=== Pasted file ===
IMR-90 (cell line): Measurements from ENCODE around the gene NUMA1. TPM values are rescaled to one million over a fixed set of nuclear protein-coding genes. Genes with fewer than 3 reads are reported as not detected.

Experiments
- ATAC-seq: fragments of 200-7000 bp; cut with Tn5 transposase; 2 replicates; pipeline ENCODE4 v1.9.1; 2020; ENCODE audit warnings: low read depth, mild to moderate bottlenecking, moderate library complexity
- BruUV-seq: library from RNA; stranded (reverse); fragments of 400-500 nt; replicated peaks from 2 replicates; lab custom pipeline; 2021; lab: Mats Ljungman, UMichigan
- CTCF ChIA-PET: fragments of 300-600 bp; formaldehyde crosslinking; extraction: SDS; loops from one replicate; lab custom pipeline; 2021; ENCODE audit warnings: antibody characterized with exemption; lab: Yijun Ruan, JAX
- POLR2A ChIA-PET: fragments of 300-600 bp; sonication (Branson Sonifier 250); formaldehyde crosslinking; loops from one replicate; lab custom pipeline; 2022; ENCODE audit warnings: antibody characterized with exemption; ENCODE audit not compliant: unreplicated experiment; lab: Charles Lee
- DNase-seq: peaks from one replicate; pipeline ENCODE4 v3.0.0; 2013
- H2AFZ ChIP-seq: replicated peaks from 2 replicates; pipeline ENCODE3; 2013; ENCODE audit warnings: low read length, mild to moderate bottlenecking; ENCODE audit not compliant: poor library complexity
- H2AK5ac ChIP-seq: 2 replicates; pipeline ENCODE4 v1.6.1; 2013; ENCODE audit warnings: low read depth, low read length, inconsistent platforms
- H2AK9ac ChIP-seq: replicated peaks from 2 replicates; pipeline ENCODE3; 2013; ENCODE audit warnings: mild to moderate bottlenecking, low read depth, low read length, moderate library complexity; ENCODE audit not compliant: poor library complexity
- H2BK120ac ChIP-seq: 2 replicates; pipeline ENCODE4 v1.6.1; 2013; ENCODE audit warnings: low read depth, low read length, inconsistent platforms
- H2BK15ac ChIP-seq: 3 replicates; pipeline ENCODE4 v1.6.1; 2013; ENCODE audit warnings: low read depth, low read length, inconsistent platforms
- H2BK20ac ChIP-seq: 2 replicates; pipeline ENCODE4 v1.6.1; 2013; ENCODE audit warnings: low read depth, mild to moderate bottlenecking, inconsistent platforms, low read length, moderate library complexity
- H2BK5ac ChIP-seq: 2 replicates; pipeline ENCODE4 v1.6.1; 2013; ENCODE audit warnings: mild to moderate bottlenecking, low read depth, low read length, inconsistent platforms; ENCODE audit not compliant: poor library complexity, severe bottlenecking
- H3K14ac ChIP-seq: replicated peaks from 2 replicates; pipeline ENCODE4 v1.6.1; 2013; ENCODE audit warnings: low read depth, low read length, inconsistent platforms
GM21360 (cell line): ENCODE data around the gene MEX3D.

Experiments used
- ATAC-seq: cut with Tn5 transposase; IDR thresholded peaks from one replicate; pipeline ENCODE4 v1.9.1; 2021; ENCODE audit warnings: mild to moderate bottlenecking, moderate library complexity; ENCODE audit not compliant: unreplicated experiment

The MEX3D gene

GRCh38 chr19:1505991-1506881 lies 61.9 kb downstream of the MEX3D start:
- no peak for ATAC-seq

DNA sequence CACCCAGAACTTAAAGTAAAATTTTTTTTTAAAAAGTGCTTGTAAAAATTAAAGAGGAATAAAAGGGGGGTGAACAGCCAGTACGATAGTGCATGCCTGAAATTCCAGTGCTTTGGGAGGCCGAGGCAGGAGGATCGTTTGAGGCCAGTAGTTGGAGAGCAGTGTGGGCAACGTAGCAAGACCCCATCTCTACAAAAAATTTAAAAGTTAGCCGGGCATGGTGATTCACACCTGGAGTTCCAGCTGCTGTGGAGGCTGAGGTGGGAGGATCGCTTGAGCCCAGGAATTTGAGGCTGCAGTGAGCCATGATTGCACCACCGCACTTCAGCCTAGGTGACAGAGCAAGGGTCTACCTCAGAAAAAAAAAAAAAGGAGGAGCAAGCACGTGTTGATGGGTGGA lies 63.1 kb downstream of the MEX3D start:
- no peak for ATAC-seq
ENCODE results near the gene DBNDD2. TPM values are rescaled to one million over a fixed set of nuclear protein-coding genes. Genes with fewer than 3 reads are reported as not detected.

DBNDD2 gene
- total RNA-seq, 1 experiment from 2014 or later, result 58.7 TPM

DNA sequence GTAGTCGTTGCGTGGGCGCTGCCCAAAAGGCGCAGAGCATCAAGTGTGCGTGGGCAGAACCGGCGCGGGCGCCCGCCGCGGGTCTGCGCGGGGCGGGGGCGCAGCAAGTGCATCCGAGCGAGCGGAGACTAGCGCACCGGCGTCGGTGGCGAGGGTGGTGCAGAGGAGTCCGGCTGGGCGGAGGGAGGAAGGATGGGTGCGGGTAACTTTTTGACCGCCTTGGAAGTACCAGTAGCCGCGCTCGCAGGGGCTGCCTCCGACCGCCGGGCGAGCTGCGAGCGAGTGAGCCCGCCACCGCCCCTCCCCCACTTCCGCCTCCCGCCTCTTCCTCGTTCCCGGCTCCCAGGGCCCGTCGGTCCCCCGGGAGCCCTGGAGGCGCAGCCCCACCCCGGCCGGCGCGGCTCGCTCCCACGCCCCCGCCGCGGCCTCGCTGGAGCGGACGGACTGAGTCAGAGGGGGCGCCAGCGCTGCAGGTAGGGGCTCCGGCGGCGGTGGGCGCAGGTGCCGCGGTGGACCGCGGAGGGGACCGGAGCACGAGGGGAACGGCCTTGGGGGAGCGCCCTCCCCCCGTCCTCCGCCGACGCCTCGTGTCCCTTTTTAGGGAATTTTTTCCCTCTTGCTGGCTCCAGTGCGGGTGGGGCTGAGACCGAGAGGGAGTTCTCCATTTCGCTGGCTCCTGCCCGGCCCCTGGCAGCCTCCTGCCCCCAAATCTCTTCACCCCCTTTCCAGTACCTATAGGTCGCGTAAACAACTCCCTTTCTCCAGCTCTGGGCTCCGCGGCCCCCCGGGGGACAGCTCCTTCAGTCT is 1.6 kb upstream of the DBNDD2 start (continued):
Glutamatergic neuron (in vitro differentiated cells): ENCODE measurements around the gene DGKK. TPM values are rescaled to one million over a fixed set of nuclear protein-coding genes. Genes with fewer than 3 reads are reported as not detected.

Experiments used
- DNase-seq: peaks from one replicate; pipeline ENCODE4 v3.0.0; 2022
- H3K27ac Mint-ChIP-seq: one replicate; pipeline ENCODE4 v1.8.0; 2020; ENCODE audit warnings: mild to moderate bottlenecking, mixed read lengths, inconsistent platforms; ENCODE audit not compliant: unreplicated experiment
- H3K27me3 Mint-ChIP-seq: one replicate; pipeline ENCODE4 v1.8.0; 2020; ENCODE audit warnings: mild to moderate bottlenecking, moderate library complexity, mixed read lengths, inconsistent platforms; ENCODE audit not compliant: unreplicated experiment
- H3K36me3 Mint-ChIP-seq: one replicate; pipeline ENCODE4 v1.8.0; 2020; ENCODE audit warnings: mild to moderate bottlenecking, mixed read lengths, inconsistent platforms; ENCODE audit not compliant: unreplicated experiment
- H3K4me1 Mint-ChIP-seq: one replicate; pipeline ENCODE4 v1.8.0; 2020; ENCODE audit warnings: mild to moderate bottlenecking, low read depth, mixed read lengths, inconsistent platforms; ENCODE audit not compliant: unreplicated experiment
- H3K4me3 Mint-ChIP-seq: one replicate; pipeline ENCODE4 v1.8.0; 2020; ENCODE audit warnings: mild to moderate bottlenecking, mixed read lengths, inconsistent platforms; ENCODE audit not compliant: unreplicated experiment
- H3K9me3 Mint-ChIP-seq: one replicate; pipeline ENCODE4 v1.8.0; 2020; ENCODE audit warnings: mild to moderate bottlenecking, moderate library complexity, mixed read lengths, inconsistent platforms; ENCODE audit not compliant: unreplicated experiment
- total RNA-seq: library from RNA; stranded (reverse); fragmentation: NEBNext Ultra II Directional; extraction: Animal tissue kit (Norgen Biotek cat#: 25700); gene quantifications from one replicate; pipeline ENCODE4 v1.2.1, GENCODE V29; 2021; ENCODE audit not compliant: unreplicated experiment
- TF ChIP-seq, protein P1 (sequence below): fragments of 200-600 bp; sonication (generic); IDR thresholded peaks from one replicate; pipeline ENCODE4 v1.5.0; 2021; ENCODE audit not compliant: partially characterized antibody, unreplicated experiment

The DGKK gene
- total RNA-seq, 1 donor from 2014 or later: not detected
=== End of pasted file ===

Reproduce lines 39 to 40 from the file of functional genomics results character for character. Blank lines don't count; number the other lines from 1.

The DGKK gene
- total RNA-seq, 1 donor from 2014 or later: not detected